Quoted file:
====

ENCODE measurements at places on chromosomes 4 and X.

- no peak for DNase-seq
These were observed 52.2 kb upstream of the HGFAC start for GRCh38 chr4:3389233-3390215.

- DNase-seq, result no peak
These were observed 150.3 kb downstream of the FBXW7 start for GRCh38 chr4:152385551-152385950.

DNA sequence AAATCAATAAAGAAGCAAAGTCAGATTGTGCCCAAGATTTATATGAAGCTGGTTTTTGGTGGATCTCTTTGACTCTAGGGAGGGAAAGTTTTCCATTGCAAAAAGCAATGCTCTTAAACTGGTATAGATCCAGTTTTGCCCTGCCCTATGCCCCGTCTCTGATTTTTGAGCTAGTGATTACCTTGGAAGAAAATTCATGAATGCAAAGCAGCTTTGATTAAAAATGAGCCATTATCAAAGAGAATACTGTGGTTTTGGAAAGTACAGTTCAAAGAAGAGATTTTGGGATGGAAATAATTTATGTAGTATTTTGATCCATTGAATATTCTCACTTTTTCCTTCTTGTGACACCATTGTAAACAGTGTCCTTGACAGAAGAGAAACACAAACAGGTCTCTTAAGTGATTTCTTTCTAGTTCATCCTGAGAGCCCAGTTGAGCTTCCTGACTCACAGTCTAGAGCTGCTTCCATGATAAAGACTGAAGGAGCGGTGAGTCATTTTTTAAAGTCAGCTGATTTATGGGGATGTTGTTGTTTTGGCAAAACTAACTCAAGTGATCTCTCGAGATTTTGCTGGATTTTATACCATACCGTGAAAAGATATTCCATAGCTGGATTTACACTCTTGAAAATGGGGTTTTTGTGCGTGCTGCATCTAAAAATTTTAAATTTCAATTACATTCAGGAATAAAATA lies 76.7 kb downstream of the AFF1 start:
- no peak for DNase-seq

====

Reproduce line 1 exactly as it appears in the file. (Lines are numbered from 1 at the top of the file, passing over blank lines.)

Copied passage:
ENCODE measurements at places on chromosomes 4 and X.